Contemporary Neighborhood Housing Dynamics in a Mid-Sized U.S. City: The Policy Consequences of Mismeasuring the Dependent Variable
Housing and Society
This paper analyzes median assessed residential property values using three different operationalizations of a tract-level dependent variable for a mid-sized US city: Louisville, Kentucky. We estimated the impacts of accessibility, sociodemographics, and housing characteristics as well as three policy interventions (HOPE VI, historic preservation districts, and university-community partnerships) on median assessed values and changes to them over the 2000–06 housing bubble.
Our interpretation of models employing the three different operationalizations leads to different conclusions about neighborhood health and the efficacy of policy programs. Conventional operationalizations employed by advocates, such as looking at medians or raw dollar changes in median values, are likely to find that policy interventions have less of an impact compared to measuring recent percent changes in property values.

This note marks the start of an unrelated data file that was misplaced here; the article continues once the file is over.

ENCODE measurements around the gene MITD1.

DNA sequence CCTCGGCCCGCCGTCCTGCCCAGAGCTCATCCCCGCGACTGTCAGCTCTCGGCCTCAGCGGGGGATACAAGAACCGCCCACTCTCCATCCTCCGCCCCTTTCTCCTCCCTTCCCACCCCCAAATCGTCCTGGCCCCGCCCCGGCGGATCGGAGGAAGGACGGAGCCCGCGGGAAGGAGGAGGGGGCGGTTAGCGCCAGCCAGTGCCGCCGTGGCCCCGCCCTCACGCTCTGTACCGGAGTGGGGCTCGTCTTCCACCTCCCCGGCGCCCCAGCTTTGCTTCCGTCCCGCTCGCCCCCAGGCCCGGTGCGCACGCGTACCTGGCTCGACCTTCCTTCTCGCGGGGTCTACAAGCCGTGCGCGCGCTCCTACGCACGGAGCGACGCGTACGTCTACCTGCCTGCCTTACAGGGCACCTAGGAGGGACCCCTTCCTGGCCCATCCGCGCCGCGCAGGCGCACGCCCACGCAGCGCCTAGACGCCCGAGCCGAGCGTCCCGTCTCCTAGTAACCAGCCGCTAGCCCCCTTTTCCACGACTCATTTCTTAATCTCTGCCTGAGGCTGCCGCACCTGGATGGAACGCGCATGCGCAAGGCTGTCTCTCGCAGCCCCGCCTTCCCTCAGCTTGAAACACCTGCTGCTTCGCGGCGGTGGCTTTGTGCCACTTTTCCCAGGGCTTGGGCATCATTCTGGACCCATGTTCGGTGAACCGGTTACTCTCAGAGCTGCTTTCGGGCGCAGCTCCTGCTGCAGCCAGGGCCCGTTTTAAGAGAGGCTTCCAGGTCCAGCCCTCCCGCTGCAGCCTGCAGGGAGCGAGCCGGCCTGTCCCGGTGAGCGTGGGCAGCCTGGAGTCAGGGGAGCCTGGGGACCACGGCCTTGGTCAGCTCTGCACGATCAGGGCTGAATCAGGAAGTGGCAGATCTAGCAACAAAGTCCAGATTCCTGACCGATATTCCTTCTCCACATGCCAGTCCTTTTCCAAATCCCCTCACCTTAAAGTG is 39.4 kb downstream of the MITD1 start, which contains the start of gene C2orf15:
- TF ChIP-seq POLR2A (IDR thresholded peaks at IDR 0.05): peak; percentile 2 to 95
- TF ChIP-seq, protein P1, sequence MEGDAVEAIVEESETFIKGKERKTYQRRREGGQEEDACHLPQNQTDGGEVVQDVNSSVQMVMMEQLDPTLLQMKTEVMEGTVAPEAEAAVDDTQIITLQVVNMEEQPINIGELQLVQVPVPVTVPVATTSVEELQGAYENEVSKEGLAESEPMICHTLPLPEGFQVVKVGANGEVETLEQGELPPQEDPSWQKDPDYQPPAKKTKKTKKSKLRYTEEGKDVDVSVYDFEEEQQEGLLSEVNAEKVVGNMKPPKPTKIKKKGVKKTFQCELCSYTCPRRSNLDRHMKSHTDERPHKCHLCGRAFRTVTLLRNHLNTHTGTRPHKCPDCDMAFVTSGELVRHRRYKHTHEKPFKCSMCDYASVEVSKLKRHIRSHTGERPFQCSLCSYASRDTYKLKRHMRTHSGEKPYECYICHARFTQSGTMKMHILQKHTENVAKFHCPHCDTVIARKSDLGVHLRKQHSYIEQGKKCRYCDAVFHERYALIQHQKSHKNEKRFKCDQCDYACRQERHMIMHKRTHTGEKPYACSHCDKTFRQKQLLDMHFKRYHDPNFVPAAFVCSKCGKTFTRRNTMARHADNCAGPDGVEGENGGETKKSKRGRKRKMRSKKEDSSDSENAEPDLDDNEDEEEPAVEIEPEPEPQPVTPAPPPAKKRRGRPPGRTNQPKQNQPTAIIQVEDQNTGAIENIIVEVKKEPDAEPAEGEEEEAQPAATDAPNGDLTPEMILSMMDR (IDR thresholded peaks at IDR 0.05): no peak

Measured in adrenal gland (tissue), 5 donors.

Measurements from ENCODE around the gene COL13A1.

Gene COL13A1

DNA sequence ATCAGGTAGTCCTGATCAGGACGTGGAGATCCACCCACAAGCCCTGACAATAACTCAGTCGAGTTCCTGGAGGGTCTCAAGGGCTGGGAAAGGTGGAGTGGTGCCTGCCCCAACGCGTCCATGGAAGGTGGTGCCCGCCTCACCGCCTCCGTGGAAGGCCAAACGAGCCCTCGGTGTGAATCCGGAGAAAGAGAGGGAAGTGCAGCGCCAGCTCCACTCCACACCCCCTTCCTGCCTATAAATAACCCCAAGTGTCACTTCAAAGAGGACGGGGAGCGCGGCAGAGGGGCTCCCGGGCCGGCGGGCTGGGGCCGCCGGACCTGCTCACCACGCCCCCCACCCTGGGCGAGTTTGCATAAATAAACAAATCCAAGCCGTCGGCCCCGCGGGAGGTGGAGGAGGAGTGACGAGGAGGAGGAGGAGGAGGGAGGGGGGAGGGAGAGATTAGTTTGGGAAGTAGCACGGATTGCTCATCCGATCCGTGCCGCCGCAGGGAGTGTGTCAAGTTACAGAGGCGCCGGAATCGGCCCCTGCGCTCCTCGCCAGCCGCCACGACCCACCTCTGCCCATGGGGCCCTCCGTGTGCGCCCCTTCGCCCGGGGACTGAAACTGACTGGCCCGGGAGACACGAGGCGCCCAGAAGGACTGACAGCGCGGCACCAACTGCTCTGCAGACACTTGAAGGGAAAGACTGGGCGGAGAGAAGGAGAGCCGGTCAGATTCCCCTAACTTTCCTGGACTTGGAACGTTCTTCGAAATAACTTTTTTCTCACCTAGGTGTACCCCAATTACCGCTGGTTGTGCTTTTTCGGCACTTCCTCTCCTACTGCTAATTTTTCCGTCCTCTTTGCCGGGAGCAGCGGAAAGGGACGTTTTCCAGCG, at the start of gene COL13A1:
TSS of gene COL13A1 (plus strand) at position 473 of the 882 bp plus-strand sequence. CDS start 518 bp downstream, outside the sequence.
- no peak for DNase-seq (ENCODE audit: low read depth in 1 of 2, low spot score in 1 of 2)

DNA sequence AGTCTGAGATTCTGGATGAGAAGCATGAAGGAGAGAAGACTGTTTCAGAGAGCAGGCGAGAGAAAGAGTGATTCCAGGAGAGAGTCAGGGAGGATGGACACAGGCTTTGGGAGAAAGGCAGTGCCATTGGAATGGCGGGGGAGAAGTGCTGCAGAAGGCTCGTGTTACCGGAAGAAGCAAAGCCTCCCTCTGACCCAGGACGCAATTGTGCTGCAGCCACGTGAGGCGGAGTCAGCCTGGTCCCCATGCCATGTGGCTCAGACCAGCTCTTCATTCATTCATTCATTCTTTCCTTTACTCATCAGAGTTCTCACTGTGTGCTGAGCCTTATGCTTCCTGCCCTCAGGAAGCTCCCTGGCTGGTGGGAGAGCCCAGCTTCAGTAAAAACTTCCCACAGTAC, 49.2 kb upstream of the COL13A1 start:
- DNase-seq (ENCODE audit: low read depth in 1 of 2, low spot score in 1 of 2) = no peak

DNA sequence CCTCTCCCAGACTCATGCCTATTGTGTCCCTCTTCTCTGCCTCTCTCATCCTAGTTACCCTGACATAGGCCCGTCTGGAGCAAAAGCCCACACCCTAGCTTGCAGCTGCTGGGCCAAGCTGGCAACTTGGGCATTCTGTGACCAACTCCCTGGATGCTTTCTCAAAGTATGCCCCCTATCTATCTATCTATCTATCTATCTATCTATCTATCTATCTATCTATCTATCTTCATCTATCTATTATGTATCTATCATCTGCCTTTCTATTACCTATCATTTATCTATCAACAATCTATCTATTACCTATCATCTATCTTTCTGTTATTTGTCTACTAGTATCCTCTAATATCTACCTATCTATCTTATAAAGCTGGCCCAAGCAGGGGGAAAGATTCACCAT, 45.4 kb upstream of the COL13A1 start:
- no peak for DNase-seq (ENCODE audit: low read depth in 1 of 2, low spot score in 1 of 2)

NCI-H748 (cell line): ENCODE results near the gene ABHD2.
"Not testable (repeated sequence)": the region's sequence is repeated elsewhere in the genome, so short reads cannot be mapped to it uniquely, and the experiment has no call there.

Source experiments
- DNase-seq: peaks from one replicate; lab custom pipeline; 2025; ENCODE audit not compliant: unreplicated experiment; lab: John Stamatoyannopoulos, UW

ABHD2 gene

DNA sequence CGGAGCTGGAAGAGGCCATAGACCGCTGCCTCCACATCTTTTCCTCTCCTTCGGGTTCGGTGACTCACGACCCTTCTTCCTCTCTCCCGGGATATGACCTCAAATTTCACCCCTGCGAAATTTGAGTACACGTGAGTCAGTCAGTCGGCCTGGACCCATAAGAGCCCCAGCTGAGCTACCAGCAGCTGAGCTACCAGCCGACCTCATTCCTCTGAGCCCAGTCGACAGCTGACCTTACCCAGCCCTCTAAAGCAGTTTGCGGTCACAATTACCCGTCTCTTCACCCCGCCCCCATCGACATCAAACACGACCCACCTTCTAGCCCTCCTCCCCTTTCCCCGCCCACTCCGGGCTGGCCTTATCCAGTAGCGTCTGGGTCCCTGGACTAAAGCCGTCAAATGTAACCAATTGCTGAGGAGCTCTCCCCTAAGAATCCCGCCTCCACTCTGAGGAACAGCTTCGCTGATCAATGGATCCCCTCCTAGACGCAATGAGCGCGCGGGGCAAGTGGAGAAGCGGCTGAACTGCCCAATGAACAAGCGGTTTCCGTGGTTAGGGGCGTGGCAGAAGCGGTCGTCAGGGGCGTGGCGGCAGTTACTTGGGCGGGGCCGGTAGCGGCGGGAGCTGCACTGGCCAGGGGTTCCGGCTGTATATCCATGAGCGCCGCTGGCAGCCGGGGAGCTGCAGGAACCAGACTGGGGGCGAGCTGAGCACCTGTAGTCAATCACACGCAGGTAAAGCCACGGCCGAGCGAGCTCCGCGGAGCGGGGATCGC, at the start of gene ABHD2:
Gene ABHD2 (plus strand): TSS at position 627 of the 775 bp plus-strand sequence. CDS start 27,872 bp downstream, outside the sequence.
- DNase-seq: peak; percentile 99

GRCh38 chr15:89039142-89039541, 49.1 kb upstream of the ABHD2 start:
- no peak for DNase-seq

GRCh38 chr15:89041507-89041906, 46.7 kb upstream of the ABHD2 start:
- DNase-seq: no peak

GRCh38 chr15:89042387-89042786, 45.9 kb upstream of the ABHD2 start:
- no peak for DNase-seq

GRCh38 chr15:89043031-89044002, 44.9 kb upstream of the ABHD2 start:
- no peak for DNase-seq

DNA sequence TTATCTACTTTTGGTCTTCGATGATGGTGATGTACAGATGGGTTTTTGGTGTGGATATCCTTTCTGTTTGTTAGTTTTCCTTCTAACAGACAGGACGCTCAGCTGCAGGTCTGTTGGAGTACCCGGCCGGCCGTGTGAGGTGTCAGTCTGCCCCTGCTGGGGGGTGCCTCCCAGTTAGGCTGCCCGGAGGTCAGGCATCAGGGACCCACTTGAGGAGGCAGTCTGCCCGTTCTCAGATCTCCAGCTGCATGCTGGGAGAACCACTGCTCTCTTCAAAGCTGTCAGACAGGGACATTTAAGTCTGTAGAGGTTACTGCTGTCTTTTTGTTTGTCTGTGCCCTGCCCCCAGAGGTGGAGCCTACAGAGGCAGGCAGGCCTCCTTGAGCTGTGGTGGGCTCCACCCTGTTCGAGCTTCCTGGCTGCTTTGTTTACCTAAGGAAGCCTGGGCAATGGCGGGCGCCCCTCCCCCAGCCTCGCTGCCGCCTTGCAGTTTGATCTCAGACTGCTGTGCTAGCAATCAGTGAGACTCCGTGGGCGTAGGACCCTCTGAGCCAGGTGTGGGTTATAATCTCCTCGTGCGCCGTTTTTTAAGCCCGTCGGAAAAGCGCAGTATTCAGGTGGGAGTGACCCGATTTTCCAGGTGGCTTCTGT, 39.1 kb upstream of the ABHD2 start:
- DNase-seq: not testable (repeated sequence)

Thus, we provide a methodological contribution that shows that percent changes should accompany traditional analysis in capturing the effects of contemporary policy interventions. Mismeasuring neighborhood housing markets has played a role in prematurely concluding that targeted policy programs in neighborhoods are ineffective. Based on our analysis, we invite academics and policymakers to rethink contemporary neighborhood housing dynamics.
Taylor and Francis
Hanka, Matthew J.; Ambrosius, Joshua D.; Gilderbloom, John I.; and Wresinski, Keith E., "Contemporary Neighborhood Housing Dynamics in a Mid-Sized U.S. City: The Policy Consequences of Mismeasuring the Dependent Variable" (2015). Political Science Faculty Publications. 44.